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Made a triangular lobed 6-layer cardboard tube. Ironed it with a hot iron while still damp. That removed almost all imperfections. We'll see if I can get it off the printed mandrel tomorrow. YMMV.
Across the lobe to the apex is about 90mm ish. That's the nosecone beside it. 400mm long.....
IMG_20230413_162721.jpg
 
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Hey, @prfesser, any recommended sources for the tape? I'm looking to do a 1.5-inch tube. Amazon is a zoo of chinese garbage and the prices seem really high. Could buy a case from Uline and probably be happy with it, but I don't need a case.
I used to get it from Mcmaster but they stopped carrying the 3" (now 72 mm) that I use. I use it for casting tubes but a roll lasts about a year unless I make a lot of 54 mm.
 
I made a tube winder out of an okidata dot-matrix printer years ago; printers in the 80's weren't great at reliability, and test mode on the printer can be invoked by holding the paper feed button while turning it on.
It will roll continuously; there's another mode, that makes it print it's character set; wrapping a sheet of paper around the platen let it print over each other, showing kerning problems.
Makes a great inexpensive tube roller. Check your older printer, it may be similar.
 
I've had spiral wound tubes "unwind" by twisting in the opposite direction of the original spiral wrap. Of course, that shouldn't happen if all the glue is properly moistened and the wraps are tight, and so on; but sometimes it happens.

I've wondered, therefore, about alternating the winding direction from layer to layer. When one layer is trying to unwind, the one's around it are trying to wind tighter, and that would keep either thing from happening, making for a stronger tube than you get when all the wrapping is done in the same direction.

That's the idea, what I wonder about. Have any of you done that? It would be inconvenient at best to do on industrial machinery, but really no extra effort at all by the method here.
 
I've had spiral wound tubes "unwind" by twisting in the opposite direction of the original spiral wrap. Of course, that shouldn't happen if all the glue is properly moistened and the wraps are tight, and so on; but sometimes it happens.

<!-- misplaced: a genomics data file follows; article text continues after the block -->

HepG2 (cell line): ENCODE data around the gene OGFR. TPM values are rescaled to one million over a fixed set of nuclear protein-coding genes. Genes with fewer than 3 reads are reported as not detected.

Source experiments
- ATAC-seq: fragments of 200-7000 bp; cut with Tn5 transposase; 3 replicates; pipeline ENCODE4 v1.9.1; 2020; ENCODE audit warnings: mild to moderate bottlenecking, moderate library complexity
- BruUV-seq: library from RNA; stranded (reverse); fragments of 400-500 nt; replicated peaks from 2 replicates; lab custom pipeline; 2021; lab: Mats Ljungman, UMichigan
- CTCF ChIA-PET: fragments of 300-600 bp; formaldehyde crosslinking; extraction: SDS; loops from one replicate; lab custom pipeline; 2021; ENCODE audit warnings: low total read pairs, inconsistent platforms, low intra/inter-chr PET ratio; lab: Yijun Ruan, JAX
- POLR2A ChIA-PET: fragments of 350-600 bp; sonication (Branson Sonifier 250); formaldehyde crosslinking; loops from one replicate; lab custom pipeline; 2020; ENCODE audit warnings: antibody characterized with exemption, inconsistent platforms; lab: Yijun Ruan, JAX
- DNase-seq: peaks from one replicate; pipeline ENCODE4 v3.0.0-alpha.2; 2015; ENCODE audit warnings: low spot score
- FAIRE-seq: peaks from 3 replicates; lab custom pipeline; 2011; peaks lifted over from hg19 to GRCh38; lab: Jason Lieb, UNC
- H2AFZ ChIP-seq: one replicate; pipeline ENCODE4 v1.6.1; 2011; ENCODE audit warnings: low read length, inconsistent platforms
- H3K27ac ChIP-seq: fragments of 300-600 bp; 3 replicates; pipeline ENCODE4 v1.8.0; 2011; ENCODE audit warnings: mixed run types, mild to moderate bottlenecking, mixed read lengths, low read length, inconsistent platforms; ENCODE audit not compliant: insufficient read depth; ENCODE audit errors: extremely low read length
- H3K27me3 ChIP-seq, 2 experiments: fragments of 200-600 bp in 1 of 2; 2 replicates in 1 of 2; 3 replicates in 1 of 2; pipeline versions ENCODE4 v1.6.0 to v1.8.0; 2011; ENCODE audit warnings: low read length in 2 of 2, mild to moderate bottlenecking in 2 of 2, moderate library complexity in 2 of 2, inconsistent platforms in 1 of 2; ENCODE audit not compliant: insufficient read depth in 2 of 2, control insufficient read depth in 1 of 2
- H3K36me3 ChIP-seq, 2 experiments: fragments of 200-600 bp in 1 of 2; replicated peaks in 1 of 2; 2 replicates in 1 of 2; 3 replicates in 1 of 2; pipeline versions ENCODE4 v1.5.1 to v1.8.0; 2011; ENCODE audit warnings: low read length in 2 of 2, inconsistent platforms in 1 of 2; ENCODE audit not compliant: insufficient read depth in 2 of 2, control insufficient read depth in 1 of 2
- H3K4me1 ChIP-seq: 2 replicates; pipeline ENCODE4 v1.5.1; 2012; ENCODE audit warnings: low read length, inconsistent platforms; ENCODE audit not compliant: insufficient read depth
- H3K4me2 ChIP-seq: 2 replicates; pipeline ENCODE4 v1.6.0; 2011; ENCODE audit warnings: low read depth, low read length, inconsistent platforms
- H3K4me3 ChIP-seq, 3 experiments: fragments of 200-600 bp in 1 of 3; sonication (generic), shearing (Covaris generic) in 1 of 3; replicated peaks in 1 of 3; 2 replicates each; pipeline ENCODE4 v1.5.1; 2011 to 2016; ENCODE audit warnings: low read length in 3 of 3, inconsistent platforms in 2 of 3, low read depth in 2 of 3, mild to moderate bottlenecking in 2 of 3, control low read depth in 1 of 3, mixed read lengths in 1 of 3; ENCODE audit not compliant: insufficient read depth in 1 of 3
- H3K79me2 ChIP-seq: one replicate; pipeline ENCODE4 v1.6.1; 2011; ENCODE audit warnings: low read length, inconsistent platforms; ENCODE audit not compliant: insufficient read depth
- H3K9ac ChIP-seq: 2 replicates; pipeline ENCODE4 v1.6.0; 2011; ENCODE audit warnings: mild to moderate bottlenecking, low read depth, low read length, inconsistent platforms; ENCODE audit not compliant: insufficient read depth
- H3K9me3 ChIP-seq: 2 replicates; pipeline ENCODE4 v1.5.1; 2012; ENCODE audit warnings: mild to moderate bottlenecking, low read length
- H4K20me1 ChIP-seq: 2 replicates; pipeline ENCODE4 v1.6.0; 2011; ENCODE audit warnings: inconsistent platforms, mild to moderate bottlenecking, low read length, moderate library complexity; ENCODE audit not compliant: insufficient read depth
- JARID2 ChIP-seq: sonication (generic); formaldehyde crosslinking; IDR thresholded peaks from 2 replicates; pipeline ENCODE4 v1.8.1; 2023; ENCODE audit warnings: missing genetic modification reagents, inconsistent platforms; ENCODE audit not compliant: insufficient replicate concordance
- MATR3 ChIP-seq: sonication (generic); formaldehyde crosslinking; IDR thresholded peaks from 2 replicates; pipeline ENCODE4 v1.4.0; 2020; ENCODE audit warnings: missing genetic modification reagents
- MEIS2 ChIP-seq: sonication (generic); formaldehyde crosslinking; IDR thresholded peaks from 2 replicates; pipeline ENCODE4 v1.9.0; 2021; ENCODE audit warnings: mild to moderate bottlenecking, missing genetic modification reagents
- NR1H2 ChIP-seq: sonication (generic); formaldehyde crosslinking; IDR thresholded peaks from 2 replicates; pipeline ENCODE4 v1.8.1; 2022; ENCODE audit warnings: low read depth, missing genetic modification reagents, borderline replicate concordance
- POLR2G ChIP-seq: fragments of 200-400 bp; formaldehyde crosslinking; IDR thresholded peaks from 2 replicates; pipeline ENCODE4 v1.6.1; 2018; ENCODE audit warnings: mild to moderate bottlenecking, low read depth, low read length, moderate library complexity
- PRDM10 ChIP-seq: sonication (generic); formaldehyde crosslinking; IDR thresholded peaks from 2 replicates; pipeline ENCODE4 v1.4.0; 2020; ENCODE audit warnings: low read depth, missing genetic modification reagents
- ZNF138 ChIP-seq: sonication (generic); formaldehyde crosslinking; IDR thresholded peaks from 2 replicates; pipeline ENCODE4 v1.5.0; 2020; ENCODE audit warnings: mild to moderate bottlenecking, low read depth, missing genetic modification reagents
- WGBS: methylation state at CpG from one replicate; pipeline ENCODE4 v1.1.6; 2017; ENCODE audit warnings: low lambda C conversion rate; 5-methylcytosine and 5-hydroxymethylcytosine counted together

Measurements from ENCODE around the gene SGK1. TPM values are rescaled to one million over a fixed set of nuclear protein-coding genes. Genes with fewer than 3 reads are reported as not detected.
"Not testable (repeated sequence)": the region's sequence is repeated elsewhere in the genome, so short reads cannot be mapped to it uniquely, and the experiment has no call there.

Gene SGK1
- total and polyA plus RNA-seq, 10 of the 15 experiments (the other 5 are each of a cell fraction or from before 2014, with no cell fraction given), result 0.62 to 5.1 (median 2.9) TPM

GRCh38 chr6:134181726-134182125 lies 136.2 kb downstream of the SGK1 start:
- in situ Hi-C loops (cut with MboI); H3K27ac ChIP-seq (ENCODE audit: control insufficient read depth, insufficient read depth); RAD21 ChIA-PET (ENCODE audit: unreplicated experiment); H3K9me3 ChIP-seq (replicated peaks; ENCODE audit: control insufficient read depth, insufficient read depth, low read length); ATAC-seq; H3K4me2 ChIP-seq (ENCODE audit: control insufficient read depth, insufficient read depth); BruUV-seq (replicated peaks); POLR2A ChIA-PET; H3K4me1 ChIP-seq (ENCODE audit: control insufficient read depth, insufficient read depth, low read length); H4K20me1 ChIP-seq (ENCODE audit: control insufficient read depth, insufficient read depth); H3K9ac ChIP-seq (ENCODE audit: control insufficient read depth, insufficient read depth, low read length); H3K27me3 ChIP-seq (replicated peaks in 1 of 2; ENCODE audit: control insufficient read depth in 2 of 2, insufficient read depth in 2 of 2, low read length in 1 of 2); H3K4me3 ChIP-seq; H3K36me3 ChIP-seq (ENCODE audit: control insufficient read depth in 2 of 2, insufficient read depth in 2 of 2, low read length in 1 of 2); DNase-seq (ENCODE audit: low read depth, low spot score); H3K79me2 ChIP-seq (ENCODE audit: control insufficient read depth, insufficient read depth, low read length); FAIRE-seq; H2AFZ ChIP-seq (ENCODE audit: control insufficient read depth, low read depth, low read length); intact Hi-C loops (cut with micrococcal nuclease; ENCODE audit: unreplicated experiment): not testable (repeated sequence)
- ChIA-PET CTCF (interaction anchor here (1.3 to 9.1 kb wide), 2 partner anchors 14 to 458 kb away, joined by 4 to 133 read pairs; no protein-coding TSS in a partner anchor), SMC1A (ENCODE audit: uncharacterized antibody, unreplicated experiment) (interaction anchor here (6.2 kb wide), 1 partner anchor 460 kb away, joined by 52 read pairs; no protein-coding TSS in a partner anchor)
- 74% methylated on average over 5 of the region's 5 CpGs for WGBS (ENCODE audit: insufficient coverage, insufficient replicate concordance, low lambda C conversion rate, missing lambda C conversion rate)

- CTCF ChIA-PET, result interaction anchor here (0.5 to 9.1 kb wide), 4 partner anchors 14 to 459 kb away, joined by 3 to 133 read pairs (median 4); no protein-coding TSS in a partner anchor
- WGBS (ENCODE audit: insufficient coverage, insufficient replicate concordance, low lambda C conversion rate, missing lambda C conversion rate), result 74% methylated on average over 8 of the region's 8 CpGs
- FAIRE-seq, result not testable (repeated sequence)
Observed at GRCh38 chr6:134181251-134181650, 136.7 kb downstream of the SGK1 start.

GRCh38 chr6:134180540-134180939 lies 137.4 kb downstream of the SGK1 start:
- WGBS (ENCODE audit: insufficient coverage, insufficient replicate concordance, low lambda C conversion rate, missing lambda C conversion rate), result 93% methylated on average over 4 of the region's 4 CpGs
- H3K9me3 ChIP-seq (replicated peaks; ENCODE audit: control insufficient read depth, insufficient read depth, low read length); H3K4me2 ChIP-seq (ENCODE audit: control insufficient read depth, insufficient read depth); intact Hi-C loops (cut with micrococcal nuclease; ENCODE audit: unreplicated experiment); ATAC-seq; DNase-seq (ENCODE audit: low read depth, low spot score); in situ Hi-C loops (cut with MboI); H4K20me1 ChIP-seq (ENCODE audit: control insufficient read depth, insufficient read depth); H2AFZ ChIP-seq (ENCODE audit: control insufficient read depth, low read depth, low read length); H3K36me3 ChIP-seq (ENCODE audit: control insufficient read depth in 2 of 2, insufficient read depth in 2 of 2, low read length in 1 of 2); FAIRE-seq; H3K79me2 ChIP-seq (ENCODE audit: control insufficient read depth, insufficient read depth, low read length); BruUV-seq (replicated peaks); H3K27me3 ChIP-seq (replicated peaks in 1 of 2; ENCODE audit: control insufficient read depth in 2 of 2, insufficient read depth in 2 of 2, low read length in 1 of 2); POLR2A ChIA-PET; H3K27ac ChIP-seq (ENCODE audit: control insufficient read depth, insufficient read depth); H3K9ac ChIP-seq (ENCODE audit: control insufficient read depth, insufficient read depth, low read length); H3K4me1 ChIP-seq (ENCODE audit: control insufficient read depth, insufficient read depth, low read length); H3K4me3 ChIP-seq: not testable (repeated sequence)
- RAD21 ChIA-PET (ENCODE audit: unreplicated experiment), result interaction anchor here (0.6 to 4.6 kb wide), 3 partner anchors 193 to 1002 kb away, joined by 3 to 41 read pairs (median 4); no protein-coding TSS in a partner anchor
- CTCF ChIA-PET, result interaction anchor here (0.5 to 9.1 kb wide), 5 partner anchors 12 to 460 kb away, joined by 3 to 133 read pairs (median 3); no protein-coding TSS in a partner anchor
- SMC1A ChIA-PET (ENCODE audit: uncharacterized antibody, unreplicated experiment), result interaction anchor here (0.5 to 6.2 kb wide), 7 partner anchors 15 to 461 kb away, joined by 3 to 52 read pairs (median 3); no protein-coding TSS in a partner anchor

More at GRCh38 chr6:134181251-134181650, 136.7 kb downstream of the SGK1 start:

I've wondered, therefore, about alternating the winding direction from layer to layer. When one layer is trying to unwind, the one's around it are trying to wind tighter, and that would keep either thing from happening, making for a stronger tube than you get when all the wrapping is done in the same direction.

That's the idea, what I wonder about. Have any of you done that? It would be inconvenient at best to do on industrial machinery, but really no extra effort at all by the method here.
Norman mentions it above. I also do one layer wound the other way - but it's layer 3 (of 5) for me.

And i use this: https://www.uline.com/Product/Detai...Non-Reinforced-Kraft-Paper-Tape-2-x-600-White
 
I've had spiral wound tubes "unwind" by twisting in the opposite direction of the original spiral wrap. Of course, that shouldn't happen if all the glue is properly moistened and the wraps are tight, and so on; but sometimes it happens.

I've wondered, therefore, about alternating the winding direction from layer to layer. When one layer is trying to unwind, the one's around it are trying to wind tighter, and that would keep either thing from happening, making for a stronger tube than you get when all the wrapping is done in the same direction.

That's the idea, what I wonder about. Have any of you done that? It would be inconvenient at best to do on industrial machinery, but really no extra effort at all by the method here.
Opposite spiral direction greatly increases strength for a sacrifice in surface finish.
Depending on the diameter, I'm using 6-8 layers 29mm ID is 6. 161mmID is 8 layers. in a 2 layer each way
If it's coming undone, you're probably not getting enough compression on the tube while it's drying. I get a roll of cling film and cut it in half so I've now got 2 rolls 5-6" wide. once the tape is fully applied, spray the tape until it's soaked and wrap the clingfilm around the outside under good tension. If the clingfilm breaks, just restart where you are. You can remove the cling film after about an hour. This works OK up to about 6 layers.
Alternatively, once you're happy handling the tube and wrapping as you go, you can put 2 layers down glue up, then 1 -2 layers opposite spiral and spray, get a warmish iron and iron out the tube a bit at a time till it's smooth, add another 2 layers and repeat.
The tape I'm using is Venhart 60 mm wide. Don't use the reinforced tape. It's strong as a single layer, but lumpy as heck layered. Doesn't work.
The result will be a strong usable tube, but it's not going to have the same finish as a bought one. Of course, I can't buy one, so that's why I'm doing it.
 
Here's a 6 1/2-inch tube I made earlier..... This allowed me to get the weight down to 1200gm loaded and ready to fly. This is bigger than a Minie Maag which would normally come in at just over 1500gm. So into the HPR weight limits whereas making your own tube you can get to launch in the lower category. Flies OK too....
Here's George from Air Command Rocketry inspecting my work.....
1705341975102.jpeg